By Chris Adams
The overuse of prescription opioids and heroin – and deaths by overdose – has expanded rapidly across the U.S. in the past decade, starting in Appalachia but then working into most regions of the country.
And it’s showing no signs of letting up.
“I’ve really watched this epidemic unfold,” said Dr. Deb Houry, director of the National Center for Injury Prevention and Control, a division of the Centers for Disease Control and Prevention.
“Just as you think you’re solving one problem, a new aspect of the epidemic emerges,” she added. “I wish I could say it is improving.”
In a National Press Foundation training session, Houry gave an overview of the demographics of the opioid issue, detailing state-by-state and in some cases county-by-county data on the use and overuse of the drugs. She also discussed recent CDC guidelines for proper opioid prescribing practices. The CDC also has a simplified checklist that doctors and their patients can review before prescribing opioids.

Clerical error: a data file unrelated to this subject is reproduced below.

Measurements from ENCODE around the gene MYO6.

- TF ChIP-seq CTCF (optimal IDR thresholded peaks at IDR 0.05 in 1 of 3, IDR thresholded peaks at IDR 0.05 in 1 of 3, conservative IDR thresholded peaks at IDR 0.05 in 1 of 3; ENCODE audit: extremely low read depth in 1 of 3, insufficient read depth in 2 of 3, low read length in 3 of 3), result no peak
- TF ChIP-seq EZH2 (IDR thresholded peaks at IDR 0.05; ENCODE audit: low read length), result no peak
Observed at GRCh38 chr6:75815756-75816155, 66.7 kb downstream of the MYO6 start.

Other resources Houry pointed reporters to:
- State data from the CDC that show deaths and other trends from prescription drugs, heroin and non-pharmaceutical fentanyl.
- Data from the Centers for Medicare and Medicaid Services that show opioid prescribing patterns to the state, county and ZIP code level.